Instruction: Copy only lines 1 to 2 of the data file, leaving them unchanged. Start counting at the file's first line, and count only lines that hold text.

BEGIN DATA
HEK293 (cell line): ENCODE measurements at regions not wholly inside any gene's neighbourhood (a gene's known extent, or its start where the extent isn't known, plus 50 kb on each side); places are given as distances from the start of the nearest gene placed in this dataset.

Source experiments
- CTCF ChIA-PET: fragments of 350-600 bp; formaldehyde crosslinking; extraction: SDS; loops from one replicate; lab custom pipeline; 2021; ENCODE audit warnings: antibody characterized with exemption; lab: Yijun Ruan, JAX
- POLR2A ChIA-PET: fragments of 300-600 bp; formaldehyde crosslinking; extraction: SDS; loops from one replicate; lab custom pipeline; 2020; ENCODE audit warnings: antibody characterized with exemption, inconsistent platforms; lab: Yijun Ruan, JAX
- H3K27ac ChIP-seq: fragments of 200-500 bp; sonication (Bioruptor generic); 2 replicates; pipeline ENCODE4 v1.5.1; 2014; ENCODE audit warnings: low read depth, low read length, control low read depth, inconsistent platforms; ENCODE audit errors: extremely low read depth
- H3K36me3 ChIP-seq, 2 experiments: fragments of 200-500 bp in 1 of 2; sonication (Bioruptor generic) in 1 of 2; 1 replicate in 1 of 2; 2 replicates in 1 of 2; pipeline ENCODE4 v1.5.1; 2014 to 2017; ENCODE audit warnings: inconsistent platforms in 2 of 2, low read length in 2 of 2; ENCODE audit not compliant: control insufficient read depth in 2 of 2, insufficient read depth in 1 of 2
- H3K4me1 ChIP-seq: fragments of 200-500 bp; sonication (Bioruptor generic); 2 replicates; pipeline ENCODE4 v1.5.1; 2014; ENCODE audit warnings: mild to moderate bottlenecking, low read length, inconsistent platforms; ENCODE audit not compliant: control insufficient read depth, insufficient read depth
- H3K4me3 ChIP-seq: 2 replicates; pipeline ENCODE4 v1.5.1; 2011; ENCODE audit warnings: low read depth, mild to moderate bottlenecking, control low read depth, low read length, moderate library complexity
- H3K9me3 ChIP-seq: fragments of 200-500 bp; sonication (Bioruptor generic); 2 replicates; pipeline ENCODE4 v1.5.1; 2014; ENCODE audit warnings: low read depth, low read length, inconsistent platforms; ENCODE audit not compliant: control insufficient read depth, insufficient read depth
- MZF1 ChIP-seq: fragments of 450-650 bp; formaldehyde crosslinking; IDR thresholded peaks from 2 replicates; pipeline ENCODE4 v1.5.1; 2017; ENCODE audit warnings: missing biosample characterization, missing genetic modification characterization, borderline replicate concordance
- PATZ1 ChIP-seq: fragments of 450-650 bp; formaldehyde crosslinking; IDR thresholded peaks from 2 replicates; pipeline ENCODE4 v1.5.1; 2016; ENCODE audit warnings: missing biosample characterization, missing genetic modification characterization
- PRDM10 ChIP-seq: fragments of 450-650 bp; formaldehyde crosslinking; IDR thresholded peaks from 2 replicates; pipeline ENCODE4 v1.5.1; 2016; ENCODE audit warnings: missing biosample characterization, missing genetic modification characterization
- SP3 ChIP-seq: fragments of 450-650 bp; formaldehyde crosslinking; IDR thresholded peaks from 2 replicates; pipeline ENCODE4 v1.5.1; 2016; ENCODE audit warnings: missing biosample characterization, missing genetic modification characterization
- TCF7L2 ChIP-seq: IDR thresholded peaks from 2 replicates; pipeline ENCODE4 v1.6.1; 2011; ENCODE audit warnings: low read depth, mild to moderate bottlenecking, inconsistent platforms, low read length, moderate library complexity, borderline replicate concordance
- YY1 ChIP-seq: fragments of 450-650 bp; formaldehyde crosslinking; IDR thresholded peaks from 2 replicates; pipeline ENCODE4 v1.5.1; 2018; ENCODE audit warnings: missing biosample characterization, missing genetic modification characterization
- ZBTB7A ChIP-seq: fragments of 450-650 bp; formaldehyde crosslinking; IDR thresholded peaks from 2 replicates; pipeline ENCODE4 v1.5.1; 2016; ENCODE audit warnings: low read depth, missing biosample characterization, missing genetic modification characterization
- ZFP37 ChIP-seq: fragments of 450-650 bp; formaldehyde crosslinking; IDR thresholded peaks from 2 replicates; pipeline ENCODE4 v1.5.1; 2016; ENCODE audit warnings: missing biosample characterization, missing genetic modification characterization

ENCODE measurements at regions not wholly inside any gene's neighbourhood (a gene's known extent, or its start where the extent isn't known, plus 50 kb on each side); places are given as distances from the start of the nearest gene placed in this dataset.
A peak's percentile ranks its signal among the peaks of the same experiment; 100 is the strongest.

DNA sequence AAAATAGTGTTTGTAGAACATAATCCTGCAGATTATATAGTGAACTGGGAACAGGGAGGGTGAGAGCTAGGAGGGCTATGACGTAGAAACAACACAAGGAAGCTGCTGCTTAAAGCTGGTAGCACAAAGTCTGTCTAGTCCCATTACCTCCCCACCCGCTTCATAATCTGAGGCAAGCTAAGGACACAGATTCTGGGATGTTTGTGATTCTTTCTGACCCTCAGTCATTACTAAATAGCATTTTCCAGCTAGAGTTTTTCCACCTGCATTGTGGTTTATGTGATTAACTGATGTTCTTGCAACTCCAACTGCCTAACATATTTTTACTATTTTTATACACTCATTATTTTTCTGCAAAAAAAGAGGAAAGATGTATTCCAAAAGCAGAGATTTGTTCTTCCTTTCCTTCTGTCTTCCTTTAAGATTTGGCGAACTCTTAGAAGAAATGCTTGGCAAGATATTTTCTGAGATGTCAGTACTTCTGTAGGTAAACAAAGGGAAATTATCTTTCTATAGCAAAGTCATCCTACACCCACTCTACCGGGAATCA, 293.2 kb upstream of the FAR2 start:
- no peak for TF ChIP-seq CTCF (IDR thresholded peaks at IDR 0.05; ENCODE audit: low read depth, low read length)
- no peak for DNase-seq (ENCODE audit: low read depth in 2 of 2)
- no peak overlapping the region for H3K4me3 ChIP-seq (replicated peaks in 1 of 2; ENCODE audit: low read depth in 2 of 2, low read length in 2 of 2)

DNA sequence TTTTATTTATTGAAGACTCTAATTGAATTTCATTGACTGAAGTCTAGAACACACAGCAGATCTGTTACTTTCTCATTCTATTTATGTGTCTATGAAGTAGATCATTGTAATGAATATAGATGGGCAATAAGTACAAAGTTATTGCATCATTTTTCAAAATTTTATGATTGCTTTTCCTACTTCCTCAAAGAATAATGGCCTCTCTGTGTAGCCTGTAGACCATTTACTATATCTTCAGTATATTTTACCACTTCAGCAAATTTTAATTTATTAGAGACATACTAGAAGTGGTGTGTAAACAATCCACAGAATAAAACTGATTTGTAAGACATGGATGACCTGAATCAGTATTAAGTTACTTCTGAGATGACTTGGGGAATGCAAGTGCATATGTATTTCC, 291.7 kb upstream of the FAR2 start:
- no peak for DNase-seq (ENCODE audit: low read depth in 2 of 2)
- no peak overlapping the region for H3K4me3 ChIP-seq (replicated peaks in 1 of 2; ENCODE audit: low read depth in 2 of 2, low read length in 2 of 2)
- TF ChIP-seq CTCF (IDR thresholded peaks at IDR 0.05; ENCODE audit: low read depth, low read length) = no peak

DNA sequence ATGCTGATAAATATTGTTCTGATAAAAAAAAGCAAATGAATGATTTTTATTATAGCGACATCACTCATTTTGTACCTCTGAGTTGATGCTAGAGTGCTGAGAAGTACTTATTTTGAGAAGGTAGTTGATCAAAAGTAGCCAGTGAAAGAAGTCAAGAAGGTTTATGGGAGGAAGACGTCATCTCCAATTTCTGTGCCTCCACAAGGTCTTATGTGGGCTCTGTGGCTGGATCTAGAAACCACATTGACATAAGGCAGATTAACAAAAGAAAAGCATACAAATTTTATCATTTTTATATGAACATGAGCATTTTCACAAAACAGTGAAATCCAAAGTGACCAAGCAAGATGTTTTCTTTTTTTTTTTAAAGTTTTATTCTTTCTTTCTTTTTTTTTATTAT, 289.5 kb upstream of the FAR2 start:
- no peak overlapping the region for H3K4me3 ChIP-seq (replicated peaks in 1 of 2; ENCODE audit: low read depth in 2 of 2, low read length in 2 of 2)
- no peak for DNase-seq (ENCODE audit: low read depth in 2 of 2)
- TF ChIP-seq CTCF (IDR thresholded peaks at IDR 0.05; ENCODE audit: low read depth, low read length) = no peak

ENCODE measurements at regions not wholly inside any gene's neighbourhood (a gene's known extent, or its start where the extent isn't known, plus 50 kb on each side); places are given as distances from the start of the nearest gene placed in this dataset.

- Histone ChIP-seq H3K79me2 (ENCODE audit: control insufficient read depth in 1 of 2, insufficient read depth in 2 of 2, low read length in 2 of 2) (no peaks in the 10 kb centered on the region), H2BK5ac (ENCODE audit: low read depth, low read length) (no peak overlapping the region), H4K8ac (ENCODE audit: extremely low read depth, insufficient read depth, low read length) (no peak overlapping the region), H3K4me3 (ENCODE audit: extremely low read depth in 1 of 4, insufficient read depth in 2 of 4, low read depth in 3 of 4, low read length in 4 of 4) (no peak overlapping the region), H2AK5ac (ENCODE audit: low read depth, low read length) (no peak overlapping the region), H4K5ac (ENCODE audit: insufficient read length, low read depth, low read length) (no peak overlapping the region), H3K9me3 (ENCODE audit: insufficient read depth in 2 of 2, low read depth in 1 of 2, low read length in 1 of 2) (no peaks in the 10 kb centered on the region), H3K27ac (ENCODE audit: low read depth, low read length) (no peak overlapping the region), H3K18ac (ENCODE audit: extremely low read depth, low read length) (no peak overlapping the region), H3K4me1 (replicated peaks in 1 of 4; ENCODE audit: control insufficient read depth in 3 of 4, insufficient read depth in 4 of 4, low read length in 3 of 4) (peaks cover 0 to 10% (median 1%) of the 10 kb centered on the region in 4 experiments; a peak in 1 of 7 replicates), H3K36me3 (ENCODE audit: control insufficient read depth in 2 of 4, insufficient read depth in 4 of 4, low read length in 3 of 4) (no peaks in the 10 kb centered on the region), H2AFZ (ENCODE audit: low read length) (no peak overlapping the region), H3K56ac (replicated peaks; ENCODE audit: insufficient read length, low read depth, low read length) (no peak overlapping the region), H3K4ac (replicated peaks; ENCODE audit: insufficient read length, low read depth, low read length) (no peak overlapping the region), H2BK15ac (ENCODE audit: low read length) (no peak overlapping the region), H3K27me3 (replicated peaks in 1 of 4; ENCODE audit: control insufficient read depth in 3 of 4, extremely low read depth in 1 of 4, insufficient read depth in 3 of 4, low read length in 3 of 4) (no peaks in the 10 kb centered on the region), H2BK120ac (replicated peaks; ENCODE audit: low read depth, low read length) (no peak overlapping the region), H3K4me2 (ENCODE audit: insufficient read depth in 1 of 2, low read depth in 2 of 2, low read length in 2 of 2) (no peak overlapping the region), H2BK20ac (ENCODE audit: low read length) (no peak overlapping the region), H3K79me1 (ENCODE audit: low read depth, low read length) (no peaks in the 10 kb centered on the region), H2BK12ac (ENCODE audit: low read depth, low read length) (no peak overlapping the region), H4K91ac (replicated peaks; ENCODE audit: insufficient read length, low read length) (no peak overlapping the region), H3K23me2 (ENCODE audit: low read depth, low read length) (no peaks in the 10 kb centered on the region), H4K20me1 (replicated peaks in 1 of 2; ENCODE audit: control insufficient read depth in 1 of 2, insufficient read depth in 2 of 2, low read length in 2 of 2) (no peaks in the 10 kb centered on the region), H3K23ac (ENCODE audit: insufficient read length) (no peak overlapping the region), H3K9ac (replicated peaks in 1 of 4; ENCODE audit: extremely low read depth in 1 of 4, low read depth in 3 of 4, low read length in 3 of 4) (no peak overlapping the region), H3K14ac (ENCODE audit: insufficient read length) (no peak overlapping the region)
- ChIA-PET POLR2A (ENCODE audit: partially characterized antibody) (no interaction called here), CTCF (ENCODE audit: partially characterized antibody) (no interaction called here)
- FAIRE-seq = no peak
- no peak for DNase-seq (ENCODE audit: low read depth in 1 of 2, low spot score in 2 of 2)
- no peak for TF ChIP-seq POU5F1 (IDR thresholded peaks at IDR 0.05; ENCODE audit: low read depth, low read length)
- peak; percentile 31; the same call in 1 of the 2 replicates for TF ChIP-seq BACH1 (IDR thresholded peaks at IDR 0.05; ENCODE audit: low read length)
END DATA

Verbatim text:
HEK293 (cell line): ENCODE measurements at regions not wholly inside any gene's neighbourhood (a gene's known extent, or its start where the extent isn't known, plus 50 kb on each side); places are given as distances from the start of the nearest gene placed in this dataset.

Source experiments